At some point I started thinking about the level 3 techs and whether the first drafts (which I was still using) were all appropriately good. I talked to some people and came up with potential alternates... and I ended up with more than three that I liked, so I thought about making two of each. Two problems with that: I was already at a card count maximum – we wanted to use three sheets of cards, so I couldn't add more – and also if there were two Level 3 techs, the guy who gets the first one can probably easily get the other and that would be a lot of VP, I didn't like the sound of that. So I decided to put them on the backs of the Level 3s, making them double sided. I liked that. Once the level 3s were two-sided, I decided to think about three more level 2 techs to put on the backs of those other cards. The ones with the icons were basically, "I can't think of anything else right now. What about some icons?" I thought they might be too good, but after playing with them I thought they felt appropriately powerful.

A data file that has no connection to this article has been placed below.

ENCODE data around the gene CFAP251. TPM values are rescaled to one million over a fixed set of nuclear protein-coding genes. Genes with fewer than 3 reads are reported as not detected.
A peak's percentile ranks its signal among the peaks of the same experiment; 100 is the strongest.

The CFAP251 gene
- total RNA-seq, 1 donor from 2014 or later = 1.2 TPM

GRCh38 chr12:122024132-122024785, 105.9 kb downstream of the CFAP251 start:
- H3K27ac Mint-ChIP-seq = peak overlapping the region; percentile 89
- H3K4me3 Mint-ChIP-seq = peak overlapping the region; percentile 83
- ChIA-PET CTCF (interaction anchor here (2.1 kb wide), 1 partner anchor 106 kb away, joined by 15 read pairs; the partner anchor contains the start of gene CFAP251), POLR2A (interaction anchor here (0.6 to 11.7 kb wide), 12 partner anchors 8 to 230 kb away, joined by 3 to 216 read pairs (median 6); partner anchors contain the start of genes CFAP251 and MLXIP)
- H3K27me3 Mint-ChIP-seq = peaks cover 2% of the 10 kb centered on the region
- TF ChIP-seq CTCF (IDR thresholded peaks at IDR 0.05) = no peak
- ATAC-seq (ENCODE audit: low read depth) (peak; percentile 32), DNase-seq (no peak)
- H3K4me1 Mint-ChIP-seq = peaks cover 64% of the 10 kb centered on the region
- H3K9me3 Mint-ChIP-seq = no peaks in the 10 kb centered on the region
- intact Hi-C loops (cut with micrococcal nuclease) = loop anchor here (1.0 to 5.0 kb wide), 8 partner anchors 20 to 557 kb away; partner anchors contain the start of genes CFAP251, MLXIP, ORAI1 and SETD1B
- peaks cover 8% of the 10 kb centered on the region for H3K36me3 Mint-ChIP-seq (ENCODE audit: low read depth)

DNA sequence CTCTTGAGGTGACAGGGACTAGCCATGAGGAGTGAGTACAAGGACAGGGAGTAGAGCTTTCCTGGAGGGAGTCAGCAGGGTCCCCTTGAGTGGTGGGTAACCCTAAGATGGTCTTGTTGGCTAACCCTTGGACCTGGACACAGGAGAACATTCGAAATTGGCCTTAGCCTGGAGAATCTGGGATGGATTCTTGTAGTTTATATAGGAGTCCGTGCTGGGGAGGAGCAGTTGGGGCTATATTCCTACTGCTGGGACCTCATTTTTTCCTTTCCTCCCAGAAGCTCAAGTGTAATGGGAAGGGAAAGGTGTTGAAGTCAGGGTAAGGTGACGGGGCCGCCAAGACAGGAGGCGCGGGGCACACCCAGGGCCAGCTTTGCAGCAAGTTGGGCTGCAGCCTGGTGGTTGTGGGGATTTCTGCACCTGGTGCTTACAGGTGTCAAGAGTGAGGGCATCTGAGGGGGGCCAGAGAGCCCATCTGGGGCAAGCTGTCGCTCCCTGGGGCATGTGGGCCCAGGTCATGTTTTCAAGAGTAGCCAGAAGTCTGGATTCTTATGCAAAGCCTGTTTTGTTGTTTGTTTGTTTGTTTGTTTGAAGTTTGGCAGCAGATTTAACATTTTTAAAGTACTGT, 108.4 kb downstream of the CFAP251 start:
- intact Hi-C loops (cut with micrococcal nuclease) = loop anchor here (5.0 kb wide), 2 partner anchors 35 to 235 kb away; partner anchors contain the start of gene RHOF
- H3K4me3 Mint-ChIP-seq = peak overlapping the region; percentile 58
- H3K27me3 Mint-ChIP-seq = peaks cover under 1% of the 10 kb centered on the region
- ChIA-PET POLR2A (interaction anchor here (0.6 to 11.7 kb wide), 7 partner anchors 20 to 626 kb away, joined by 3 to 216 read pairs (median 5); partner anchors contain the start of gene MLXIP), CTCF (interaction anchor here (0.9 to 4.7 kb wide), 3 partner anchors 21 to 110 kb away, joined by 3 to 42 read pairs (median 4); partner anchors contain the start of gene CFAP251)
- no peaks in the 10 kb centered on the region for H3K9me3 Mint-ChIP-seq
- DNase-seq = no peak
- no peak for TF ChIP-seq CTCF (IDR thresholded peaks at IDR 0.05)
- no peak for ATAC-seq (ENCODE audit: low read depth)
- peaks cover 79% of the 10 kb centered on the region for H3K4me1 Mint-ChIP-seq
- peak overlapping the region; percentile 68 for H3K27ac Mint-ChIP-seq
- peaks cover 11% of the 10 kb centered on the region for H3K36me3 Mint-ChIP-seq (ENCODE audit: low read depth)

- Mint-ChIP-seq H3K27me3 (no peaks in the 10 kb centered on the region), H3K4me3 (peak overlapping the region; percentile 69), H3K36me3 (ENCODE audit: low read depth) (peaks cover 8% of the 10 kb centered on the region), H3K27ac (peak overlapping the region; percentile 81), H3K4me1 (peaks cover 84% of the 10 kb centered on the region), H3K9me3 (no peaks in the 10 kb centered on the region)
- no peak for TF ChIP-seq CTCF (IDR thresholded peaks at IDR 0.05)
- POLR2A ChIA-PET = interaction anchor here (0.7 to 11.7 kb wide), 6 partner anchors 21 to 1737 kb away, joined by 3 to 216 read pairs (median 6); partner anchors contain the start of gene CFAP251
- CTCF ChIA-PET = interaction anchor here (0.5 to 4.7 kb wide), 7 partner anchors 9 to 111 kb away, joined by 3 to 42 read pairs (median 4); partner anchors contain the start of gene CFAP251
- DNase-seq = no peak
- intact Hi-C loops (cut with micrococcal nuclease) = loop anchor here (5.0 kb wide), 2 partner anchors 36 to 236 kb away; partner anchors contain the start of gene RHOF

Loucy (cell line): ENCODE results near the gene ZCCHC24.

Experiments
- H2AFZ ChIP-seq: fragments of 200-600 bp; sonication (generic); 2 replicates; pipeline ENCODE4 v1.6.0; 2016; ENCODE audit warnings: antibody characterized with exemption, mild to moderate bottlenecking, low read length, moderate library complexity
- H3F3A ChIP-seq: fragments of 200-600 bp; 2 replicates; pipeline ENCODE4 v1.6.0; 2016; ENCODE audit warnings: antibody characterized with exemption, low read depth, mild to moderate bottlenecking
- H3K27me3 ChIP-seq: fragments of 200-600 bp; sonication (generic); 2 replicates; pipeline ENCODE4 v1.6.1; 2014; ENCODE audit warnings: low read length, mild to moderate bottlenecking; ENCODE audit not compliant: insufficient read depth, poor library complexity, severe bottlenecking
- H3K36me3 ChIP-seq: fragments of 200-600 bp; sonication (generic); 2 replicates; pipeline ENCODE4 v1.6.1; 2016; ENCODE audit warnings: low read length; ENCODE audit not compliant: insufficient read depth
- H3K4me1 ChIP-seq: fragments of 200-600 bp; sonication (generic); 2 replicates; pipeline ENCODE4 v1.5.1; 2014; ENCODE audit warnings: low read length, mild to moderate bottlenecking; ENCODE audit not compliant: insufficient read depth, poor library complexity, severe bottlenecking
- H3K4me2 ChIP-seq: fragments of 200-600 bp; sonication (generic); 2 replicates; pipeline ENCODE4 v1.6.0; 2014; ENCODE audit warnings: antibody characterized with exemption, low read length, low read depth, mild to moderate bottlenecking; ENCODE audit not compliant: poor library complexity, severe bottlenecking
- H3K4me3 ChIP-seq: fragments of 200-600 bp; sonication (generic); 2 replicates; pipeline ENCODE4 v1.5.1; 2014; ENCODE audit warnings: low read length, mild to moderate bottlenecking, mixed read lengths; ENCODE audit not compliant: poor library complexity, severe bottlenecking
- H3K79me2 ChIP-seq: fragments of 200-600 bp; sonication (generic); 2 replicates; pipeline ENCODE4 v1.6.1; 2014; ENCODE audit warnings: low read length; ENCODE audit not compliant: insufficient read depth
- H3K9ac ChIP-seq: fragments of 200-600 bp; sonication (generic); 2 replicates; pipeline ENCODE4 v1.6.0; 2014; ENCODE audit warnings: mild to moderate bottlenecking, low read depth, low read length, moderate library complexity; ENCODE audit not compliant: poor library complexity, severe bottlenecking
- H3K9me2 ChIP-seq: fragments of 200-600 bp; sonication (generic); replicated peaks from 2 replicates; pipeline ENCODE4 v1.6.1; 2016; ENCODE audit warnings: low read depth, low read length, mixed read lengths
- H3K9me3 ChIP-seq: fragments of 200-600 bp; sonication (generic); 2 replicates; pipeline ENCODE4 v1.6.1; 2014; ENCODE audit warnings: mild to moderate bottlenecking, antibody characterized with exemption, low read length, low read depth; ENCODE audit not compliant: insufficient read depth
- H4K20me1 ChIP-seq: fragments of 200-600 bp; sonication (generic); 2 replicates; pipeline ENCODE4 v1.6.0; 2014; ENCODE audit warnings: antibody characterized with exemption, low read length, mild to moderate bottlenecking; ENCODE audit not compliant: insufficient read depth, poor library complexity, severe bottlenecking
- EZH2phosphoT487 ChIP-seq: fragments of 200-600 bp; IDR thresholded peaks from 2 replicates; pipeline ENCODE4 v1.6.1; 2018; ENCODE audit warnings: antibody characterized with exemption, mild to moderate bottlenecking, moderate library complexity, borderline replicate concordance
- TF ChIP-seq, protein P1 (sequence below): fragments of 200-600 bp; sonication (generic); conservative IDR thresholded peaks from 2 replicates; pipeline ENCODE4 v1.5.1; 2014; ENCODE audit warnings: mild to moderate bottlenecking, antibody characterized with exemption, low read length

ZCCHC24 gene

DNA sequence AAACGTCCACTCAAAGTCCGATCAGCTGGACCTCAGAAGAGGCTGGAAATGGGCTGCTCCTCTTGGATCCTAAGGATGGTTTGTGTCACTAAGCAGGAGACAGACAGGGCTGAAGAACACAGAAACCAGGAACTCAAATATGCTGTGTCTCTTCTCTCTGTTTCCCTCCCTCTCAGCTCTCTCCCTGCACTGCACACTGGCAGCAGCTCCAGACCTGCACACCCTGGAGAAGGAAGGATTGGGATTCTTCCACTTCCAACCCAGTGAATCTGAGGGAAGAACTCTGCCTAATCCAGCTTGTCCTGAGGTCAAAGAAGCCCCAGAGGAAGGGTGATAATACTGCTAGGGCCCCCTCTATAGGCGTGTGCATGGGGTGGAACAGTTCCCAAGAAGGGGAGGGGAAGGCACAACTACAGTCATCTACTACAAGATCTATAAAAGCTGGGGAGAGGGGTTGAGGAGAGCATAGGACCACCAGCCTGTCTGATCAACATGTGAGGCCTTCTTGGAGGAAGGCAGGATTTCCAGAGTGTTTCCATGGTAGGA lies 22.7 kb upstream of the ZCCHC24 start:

I would have liked to add a political aspect to the game – every good civ game needs a political aspect, right? – but I ended up keeping my ideas for it out of the game, mostly because they didn't seem necessary. The game worked fine without them.
I did include a Politics card as a sort of "wild", so I could pretend like there was a political aspect at least thematically. I took my thoughts about politics and reserved them for a potential expansion. I finally got around to trying that segment of the game out, and I think it may eventually work the way I'd like it to. In a future expansion, the Politics aspect will likely add Agendas to the game which will affect each player equally, and each player will have some say in whether it comes into play or else what effect it has. As inspiration I may look to Warrior Knights – I like the how that game handles politics.